The Venezuelan government denounced this Tuesday a “megafraud” for 4,850 million dollars in the state oil company PDVSA, for which it blames former minister Rafael Ramírez, close to the late president Hugo Chávez and who broke with his successor, Nicolás Maduro.
According to the complaint filed with the Public Ministry by the Oil Minister, Tareck El Aissami, PDVSA made several transfers for a total of 4,850 million dollars for a loan contracted in February 2012 with the private company Atlantic 17,107 A.C.
But according to the chief, the state company “never” received the loan money.
Instead, Atlantic ceded that line of credit to foreign “funds” Violet and Vuelca, based in Panama and St. Vincent and the Grenadines, respectively. And these new “creditors” of PDVSA received the payments of a credit that did not materialize, always according to the government.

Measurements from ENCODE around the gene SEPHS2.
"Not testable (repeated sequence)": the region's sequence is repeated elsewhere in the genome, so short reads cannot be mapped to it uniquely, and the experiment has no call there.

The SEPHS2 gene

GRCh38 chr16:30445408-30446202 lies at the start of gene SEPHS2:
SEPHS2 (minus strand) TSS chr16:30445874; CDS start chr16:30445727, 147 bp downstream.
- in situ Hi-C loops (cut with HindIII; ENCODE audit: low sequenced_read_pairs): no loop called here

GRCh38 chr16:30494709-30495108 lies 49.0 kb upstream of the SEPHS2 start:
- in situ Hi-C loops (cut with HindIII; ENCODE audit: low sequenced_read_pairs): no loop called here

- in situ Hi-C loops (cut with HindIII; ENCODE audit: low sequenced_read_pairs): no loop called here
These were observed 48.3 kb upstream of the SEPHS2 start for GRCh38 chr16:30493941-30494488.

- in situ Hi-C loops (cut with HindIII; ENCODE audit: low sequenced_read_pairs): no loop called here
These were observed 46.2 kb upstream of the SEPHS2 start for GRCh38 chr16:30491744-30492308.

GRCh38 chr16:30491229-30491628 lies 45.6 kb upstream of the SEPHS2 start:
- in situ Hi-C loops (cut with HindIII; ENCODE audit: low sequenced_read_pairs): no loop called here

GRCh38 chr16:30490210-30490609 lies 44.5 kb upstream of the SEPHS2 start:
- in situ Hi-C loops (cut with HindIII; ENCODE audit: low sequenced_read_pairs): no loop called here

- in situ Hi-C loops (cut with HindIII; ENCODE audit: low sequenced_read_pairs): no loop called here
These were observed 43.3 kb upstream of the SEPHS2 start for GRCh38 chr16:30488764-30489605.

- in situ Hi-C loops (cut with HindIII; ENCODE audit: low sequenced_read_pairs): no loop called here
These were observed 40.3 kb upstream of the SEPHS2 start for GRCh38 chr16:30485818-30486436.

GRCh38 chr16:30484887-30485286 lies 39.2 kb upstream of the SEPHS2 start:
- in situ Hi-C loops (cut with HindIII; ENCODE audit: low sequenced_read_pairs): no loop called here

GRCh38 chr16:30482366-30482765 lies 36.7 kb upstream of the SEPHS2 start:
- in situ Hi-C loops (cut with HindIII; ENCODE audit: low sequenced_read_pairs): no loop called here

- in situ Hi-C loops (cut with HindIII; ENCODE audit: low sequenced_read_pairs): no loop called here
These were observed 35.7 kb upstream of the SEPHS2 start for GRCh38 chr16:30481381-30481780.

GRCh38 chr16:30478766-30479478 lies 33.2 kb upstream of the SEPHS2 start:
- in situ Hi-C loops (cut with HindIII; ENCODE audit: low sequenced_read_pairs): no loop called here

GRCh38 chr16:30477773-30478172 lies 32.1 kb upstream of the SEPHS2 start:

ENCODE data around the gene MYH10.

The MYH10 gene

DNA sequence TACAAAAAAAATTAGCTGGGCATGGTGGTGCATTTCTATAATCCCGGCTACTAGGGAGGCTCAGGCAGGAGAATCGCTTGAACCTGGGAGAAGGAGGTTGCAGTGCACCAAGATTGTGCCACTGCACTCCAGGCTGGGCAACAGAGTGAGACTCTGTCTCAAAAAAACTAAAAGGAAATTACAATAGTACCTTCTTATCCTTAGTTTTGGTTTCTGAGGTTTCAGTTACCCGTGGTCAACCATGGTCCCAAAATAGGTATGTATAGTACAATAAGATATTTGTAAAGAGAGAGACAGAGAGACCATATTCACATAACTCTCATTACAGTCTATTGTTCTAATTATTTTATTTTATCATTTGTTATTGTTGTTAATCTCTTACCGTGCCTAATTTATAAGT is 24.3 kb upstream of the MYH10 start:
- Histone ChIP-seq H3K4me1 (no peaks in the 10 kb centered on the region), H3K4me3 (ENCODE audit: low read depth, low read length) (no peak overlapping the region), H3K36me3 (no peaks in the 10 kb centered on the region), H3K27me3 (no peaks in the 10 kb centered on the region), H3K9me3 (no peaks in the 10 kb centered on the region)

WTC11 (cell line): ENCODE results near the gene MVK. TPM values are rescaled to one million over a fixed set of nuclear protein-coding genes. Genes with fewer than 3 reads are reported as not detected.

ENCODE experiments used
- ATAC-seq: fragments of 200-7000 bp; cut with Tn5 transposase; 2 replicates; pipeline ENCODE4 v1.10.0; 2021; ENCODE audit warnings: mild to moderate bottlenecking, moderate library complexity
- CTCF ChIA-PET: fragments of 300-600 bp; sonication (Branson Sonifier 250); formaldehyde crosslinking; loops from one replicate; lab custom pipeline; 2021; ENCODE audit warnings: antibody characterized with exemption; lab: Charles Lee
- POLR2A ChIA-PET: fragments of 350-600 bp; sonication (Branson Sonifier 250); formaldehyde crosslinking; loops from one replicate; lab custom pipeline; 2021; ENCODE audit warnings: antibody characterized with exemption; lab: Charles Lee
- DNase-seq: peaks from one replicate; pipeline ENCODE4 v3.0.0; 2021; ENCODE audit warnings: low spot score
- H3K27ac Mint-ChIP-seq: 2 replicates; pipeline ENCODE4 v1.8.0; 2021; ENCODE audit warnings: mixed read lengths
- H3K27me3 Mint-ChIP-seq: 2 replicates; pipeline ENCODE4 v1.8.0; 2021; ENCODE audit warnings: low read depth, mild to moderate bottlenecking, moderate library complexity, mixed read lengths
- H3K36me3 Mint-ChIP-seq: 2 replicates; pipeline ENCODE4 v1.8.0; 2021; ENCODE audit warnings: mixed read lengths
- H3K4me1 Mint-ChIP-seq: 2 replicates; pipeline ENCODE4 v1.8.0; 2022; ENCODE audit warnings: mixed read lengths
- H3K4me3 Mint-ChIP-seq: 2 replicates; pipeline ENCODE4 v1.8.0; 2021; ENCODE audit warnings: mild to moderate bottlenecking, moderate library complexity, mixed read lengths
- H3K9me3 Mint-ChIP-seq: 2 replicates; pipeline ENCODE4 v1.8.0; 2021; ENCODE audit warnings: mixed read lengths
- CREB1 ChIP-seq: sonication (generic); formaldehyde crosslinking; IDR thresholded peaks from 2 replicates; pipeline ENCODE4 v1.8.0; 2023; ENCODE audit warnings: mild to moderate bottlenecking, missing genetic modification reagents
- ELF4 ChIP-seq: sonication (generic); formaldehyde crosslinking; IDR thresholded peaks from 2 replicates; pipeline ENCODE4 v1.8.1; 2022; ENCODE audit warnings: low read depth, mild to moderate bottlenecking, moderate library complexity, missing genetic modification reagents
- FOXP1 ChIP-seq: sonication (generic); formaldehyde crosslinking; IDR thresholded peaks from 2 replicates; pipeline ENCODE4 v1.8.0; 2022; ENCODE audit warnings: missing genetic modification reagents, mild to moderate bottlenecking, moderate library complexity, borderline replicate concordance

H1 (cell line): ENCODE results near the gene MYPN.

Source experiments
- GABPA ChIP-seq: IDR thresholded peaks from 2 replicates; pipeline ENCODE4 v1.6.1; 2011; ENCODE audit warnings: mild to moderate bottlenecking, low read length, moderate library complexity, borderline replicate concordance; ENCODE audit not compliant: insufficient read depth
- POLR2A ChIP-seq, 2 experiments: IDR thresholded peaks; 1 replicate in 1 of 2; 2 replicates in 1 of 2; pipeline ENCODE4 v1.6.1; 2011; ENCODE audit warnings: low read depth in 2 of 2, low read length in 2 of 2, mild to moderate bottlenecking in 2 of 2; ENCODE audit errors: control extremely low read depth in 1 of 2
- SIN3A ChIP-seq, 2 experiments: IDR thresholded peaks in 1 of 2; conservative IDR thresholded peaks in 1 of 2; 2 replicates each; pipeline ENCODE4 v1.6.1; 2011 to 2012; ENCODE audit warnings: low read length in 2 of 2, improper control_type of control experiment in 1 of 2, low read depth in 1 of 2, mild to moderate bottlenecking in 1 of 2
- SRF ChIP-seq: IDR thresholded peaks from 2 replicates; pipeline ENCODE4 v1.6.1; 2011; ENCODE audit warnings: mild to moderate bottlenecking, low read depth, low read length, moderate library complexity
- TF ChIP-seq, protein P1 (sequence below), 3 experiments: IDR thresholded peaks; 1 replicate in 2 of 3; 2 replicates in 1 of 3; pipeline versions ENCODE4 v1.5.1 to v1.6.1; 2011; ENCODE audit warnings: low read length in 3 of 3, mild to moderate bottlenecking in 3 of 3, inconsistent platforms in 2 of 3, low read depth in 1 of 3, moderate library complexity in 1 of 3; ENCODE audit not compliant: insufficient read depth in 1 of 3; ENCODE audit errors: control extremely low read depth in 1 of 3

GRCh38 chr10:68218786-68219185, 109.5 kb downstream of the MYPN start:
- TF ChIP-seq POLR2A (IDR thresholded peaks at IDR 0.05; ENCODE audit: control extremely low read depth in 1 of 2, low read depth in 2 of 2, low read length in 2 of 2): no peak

The minister said he had delivered as evidence to the attorney general, Tarek William Saab, “certified copies” of the payment receipts, a total of 28 transfers, to Violet and Vuelca.
The official defined the maneuver as a “mega fraud.”
El Aissami said that the plot was “orchestrated” by Rafael Ramírez, the target of corruption investigations since 2017, in a judicial offensive that has since brought about a hundred arrests of former directors of the state company.
The Prosecutor’s Office reported in February 2021 that it issued an Interpol red alert for Ramírez to be captured in Italy, where he was, but that country denied the possibility of extradition in September, according to his lawyer.
The former official posted on Twitter, before El Aissami’s statement, that the government was preparing a “pot” (setup) against him.
Former president of PDVSA (2004-2014) and former Minister of Petroleum (2002-2014), Ramírez was one of Chávez’s trusted men (1999-2014), but he broke with his successor, Maduro, at the end of 2017, then resigning from the position. Ambassador of Venezuela to the UN.